If you like the idea of mixing some human history into your Galapagos wildlife experience, then don’t miss Floreana Island. It has one of the most interesting human histories of all the islands in the archipelago, and some quirkily interesting historic sites.
Floreana has seen a steady flow of visitors since the early 1800s. Its flat surface and fairly reliable supply of fresh water made it a popular stop for whalers, pirates and other sailors, including Charles Darwin during his voyage of 1835.
Over the years, fires, human activities and introduced species have devastated much of the island’s wildlife, including the endemic but now extinct Floreana tortoise. Conservation efforts are still underway, with the hope of restoring healthy populations of various species such as hawks, barn owls, rails, finches and, most significantly, the once endemic Floreana mockingbird.
Main Visitor Sites
Puerto Velasco Ibarra – Most of Floreana’s 100 or so residents live in the tiny port town of Puerto Velasco Ibarra. It’s a historic spot, and descendants of one of the first families to live in the Galapagos still run the only hotel, the Pension Wittmer (which also houses the island’s only telephone).
Punta Cormorant (Cormorant Point) – This is one of the island’s wildlife hotspots, especially for bird watchers. Galapagos flamingos wade through the lagoon at Cormorant Point, along with a wide variety of birds such as pintail ducks, a few species of finches, stilts and large-billed flycatchers. If you’re lucky (and can arrange a nighttime trip), you might be able to spot the nocturnal joint footed petrel. There are two interesting beaches along the point. One is a green sand beach whose color comes from olivine crystals in the sand, and the other, Flour Beach, is made of very fine powdered coral. Green sea turtles, red rock crabs and several species of rays can be seen along the shoreline.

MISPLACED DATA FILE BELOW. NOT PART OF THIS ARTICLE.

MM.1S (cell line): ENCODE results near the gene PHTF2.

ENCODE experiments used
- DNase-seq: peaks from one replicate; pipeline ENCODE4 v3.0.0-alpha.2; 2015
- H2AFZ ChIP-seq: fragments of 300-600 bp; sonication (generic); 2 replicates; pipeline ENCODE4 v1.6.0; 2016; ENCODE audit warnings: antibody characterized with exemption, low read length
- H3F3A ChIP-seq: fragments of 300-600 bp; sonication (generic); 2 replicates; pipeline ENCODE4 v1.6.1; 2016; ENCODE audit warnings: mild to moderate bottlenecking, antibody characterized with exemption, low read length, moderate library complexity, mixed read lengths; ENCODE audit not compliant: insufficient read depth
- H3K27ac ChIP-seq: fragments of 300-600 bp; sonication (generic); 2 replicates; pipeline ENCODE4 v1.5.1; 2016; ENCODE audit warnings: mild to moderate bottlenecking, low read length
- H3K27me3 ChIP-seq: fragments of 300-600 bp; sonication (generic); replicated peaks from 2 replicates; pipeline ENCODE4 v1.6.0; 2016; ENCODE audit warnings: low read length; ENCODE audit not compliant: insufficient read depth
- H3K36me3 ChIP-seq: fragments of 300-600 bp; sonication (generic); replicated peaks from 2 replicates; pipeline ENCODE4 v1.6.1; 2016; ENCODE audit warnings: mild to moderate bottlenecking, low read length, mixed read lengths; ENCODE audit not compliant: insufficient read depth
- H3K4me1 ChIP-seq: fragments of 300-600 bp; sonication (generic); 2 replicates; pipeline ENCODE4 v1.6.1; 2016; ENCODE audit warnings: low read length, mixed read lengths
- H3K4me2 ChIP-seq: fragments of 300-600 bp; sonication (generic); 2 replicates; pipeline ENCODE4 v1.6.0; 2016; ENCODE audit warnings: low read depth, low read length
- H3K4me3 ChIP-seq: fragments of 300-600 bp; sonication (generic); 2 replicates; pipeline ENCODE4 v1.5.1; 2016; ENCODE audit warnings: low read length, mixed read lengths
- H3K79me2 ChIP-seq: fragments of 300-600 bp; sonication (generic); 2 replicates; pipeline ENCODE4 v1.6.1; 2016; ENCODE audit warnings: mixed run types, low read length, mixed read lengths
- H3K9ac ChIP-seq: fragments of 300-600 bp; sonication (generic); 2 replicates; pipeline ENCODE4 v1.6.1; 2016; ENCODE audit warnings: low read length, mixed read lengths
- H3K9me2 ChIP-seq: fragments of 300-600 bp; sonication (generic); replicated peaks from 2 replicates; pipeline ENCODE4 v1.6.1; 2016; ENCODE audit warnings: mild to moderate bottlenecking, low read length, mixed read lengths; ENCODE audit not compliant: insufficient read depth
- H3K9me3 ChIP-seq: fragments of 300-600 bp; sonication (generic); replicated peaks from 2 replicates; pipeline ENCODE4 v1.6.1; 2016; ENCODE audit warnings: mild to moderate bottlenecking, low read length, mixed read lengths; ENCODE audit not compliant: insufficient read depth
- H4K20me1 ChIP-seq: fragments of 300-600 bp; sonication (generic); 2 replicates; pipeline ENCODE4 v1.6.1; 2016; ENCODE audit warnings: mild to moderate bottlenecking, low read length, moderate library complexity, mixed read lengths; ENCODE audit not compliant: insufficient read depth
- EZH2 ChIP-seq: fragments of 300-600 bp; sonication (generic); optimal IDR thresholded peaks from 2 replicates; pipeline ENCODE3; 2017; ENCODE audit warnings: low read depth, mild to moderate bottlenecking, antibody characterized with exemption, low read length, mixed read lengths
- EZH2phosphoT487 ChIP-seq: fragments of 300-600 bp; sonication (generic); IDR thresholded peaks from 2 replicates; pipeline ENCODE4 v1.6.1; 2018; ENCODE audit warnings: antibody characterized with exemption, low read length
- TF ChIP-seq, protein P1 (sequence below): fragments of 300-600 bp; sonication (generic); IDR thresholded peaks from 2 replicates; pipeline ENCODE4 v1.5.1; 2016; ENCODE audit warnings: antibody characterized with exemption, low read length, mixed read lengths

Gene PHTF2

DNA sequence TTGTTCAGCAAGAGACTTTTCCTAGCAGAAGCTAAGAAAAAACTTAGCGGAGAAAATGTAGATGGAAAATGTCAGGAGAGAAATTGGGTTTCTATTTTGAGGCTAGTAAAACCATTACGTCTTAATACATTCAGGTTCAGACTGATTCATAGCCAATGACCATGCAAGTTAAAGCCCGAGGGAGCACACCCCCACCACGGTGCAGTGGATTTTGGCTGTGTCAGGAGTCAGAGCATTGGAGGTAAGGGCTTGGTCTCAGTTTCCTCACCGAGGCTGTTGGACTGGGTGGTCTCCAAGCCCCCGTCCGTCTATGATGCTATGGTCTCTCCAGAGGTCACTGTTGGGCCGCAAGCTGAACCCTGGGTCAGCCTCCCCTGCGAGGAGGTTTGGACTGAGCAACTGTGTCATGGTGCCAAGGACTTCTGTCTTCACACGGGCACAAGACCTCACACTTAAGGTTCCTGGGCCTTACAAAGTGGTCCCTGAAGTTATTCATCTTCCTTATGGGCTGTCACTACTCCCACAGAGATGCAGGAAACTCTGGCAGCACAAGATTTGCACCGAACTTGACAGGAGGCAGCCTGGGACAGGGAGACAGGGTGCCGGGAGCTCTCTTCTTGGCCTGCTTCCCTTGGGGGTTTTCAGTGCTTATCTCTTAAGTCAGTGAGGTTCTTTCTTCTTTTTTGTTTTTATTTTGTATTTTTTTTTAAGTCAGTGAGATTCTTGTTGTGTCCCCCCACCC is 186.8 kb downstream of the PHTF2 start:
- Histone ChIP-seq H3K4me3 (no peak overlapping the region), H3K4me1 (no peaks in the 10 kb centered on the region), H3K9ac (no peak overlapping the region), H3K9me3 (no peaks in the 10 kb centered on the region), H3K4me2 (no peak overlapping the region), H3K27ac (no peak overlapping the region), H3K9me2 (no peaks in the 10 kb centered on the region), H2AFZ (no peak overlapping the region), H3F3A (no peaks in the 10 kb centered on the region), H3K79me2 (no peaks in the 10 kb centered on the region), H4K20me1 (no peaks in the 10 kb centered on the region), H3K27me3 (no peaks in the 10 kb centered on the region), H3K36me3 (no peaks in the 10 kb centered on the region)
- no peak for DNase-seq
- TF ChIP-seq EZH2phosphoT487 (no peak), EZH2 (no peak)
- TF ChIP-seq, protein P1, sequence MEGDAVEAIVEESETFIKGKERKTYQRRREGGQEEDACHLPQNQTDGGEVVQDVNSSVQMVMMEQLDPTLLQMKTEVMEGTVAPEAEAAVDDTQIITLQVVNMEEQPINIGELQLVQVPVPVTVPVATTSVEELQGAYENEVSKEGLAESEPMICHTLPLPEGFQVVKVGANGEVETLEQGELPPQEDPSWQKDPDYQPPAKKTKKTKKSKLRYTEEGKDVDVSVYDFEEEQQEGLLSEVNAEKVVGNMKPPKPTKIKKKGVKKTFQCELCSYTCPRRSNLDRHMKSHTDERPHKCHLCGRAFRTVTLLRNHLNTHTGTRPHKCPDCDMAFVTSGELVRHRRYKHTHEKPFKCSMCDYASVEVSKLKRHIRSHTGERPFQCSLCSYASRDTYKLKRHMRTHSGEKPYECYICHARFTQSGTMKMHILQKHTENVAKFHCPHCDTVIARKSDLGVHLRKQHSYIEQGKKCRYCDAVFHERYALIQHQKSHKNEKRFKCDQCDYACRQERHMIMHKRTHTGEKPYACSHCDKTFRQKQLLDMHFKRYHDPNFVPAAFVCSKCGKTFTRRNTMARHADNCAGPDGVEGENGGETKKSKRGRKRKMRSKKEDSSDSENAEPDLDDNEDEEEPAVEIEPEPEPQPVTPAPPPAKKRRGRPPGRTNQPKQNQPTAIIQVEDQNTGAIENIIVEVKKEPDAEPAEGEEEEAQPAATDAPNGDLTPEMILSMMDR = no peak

Post Office Bay – Way back in 1793, a group of enterprising and probably homesick whalers put a wooden barrel in a Floreana bay and optimistically declared it a post office. Amazingly it worked, and still works today. Back then, sailors would leave their letters in the barrel, clearly addressed for whichever destination, in the hope that a later seaman would be heading that way and would therefore deliver the letter. The same system is still in place; today’s tourists still leave postcards in the barrel, and take any that they themselves can deliver. Another attraction in Post Office Bay is the lava tube, which extends for a few hundred yards. It’s a short walk from the barrel and tourists are allowed to walk through it (don’t forget your torch).
Cerro Alieri – Cars from Puerto Velasco Ibarra take tourists up into the highlands in the heart of the island. The first stop, after about 15 minutes, is Cerro Alieri. The main attraction here is the incredible abundance of native and endemic plant species, more than 48 in total. These include the critically endangered Floreana flax, once believed extinct until it was rediscovered by park wardens in 1997.
Asilo de la Paz – Further into the center of Floreana and about 45 minutes from the port is the Asilo de la Paz (Asylum of Peace), a 1,476-feet-tall volcanic cone. At its base you can visit the island’s old pirate cave and also the vital fresh water spring that provides residents with most of their water.
Devil’s Crown – This is Floreana’s main marine site. Once a volcanic crater, it has since been largely eroded away, with just a handful of rocky spears sticking out of the water in a rough semicircle. Seabirds like to hang out on these spikes, including boobies, pelicans, frigatebirds and red-billed tropicbirds. Below the surface is a snorkeler’s paradise. The coral reefs here attract plenty of species including sea lions, white-tipped sharks, hammerhead sharks, sea turtles, king angel fish, balloon fish and eagle rays.
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